Alzheimer's Drug May Aid Stroke Survivors with Dementia
Stroke survivors who lose some of their thinking abilities as a result of a stroke can restore some of their lost mental capacity by use of the well-known Alzheimer?s medication Aricept, according to newly released medical research.
Stroke survivors with vascular dementia (VaD) can benefit from at least 12 months of improved thinking abilities through treatment with the drug Aricept (donepezil), according to researchers who announced their findings at the American Psychiatric Association meeting last week.
The National Stroke Association (NSA), for one, is optimistic about the findings and hopes further research will show the same promising results.
Researchers reported this week at the results of a study using Aricept with 453 patients diagnosed with VaD. The study was designed to determine whether the drug was safe and effective long-term (one year) and could help maintain or improve the memory loss and cognitive function that can be caused by VaD. The results indicated that patients receiving Aricept maintained their cognitive function, which was measured by their Alzheimer's Disease Assessment Scale cognitive scores.
It is estimated that nearly a fifth of the people who suffer a stroke will develop problems involving their mental abilities for memory and decision-making. VaD is a decline in those abilities. It occurs when brain tissue is damaged by reduced blood flow to the brain, most commonly by a stroke or series of strokes. The brain cells have difficulty working together to process information. This can lead to memory loss, confusion, and decreased attention span, in addition to problems with activities of daily living.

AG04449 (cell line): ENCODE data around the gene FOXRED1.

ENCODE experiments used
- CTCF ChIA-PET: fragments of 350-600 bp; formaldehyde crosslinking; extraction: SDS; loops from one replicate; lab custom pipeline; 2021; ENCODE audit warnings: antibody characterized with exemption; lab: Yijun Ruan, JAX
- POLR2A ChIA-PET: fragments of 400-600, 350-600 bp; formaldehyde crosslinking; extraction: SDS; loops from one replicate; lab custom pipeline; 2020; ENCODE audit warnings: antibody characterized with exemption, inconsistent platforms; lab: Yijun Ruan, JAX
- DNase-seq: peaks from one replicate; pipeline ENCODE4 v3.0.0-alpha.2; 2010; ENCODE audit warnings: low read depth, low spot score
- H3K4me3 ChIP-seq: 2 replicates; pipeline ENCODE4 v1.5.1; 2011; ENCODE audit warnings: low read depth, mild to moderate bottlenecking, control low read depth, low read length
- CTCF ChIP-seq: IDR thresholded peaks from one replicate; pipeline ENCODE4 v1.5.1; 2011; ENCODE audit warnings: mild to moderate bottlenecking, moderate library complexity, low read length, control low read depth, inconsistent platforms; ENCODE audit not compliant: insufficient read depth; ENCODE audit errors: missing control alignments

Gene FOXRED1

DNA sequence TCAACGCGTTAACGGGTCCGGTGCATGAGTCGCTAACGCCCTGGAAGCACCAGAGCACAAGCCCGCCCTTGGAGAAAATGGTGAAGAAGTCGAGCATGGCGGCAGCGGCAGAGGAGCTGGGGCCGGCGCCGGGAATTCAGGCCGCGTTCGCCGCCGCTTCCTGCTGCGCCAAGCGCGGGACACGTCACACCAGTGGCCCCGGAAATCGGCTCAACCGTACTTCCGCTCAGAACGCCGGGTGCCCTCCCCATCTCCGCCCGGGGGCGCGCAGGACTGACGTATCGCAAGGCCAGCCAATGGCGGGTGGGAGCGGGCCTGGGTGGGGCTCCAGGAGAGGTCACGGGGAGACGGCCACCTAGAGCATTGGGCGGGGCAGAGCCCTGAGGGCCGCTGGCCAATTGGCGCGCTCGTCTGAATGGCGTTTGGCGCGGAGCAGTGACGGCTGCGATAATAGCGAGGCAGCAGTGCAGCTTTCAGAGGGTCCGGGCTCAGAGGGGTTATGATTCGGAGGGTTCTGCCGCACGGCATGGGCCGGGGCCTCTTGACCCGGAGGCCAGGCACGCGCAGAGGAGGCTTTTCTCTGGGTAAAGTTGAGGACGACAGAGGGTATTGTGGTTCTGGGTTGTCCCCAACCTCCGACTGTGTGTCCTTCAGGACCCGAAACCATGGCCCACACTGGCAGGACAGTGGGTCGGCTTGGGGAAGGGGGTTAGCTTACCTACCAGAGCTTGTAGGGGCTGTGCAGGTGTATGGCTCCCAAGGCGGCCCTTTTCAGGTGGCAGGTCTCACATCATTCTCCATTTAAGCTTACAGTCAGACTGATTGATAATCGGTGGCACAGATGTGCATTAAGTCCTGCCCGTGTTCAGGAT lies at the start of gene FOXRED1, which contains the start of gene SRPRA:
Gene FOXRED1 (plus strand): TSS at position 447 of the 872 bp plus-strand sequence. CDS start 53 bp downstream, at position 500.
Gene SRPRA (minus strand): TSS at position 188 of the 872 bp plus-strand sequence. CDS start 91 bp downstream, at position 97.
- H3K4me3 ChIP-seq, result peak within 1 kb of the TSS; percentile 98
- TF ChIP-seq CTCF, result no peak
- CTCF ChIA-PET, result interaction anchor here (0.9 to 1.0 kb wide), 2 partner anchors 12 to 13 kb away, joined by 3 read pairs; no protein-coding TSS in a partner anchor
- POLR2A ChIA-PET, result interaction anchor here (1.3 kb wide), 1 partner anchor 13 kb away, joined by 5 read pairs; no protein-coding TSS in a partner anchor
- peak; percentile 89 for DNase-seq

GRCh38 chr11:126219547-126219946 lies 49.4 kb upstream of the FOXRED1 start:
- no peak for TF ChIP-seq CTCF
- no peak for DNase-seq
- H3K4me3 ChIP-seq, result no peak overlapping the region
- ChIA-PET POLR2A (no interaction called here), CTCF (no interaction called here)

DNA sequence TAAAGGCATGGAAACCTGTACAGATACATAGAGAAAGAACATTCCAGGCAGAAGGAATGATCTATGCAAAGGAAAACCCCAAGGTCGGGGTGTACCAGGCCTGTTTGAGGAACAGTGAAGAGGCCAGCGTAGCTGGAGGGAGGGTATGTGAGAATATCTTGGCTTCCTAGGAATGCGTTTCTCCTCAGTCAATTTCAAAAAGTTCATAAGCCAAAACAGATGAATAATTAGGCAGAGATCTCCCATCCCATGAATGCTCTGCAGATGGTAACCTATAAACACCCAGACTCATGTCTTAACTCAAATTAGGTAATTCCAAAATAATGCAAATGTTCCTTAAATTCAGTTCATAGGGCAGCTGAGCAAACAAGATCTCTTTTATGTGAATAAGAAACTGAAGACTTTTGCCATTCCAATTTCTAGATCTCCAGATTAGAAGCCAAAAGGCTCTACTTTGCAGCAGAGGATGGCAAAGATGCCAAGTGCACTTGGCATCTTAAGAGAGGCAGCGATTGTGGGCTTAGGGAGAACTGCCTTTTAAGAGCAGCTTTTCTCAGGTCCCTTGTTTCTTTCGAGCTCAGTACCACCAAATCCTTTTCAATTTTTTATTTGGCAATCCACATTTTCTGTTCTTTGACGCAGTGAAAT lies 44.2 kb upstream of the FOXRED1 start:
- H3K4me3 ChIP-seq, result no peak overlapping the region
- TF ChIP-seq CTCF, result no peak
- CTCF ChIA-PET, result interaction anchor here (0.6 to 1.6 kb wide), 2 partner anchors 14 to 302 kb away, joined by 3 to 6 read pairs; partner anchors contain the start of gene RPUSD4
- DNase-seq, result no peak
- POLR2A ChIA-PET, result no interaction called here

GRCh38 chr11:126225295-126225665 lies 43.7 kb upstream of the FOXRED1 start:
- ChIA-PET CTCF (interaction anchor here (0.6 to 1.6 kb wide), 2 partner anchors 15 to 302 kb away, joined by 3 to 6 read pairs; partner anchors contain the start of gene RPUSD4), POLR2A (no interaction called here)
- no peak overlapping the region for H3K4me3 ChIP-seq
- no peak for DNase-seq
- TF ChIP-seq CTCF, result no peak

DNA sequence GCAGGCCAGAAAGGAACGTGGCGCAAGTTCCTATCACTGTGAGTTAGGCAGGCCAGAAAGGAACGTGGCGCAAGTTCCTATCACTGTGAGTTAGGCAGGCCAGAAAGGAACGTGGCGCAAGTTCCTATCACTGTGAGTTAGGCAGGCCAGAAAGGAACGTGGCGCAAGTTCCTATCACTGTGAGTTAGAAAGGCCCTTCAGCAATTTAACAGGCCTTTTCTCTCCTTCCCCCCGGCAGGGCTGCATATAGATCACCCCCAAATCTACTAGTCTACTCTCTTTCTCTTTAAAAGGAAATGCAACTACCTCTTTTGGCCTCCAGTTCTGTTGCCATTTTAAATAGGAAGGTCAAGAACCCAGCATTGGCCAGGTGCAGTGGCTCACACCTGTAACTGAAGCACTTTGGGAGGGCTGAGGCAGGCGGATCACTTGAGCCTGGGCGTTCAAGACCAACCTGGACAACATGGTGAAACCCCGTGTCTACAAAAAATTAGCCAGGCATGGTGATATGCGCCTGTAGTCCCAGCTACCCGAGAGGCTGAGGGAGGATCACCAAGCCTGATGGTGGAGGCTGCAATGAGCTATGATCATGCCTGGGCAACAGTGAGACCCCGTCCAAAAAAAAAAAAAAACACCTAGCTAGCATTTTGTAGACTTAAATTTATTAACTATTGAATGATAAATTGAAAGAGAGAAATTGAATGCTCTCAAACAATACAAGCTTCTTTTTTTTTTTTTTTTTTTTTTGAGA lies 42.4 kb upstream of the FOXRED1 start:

The occurrence of VaD increases with age, and many experts estimate that approximately 10% to 20% of Americans over age 65 experiencing dementia have VaD, making it second only to Alzheimer's disease as a leading cause of dementia.
Several of the risk factors for VaD are the same as for stroke, including high blood pressure, history of previous stroke, diabetes, heart disease, and high cholesterol levels.
Sometimes, the dementia can come on abruptly as the result of a single stroke, depending on the location and size of damaged brain area. In other instances, the onset of VaD is so gradual that healthcare providers may have difficulty distinguishing it from Alzheimer's disease.
Patients with VaD often deteriorate in a step-wise manner, with symptoms becoming greater with each new stroke. Symptoms may include: memory loss, confusion, mood swings and personality changes, difficulty planning and organizing tasks, language problems, difficulty paying attention or following a conversation, impaired motor skills, visual orientation problems, difficulty with calculations, making decisions, solving problems or depression-like behavior.
Currently, there are no medicines approved by the Food and Drug Administration (FDA) available for the treatment of VaD. Current treatment strategies focus on reducing the risk of additional strokes, or prevention of stroke.
More research is needed to determine if Aricept is safe for patients with stroke-related dementia and effective in helping maintain or improve cognitive function in that group.
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